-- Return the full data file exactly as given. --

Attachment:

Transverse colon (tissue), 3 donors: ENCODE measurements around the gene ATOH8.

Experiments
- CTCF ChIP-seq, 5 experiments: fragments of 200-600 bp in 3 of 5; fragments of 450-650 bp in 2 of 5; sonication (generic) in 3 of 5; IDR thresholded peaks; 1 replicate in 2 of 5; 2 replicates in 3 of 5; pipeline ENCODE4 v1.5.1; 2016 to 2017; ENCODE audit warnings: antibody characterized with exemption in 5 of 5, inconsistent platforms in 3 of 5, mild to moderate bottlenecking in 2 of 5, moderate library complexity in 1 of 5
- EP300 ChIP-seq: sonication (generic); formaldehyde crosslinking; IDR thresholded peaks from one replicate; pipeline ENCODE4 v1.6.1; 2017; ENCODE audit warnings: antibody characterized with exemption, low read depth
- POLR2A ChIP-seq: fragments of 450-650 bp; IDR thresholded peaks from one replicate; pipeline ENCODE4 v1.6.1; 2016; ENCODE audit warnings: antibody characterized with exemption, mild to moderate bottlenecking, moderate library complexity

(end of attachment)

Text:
Transverse colon (tissue), 3 donors: ENCODE measurements around the gene ATOH8.

Experiments
- CTCF ChIP-seq, 5 experiments: fragments of 200-600 bp in 3 of 5; fragments of 450-650 bp in 2 of 5; sonication (generic) in 3 of 5; IDR thresholded peaks; 1 replicate in 2 of 5; 2 replicates in 3 of 5; pipeline ENCODE4 v1.5.1; 2016 to 2017; ENCODE audit warnings: antibody characterized with exemption in 5 of 5, inconsistent platforms in 3 of 5, mild to moderate bottlenecking in 2 of 5, moderate library complexity in 1 of 5
- EP300 ChIP-seq: sonication (generic); formaldehyde crosslinking; IDR thresholded peaks from one replicate; pipeline ENCODE4 v1.6.1; 2017; ENCODE audit warnings: antibody characterized with exemption, low read depth
- POLR2A ChIP-seq: fragments of 450-650 bp; IDR thresholded peaks from one replicate; pipeline ENCODE4 v1.6.1; 2016; ENCODE audit warnings: antibody characterized with exemption, mild to moderate bottlenecking, moderate library complexity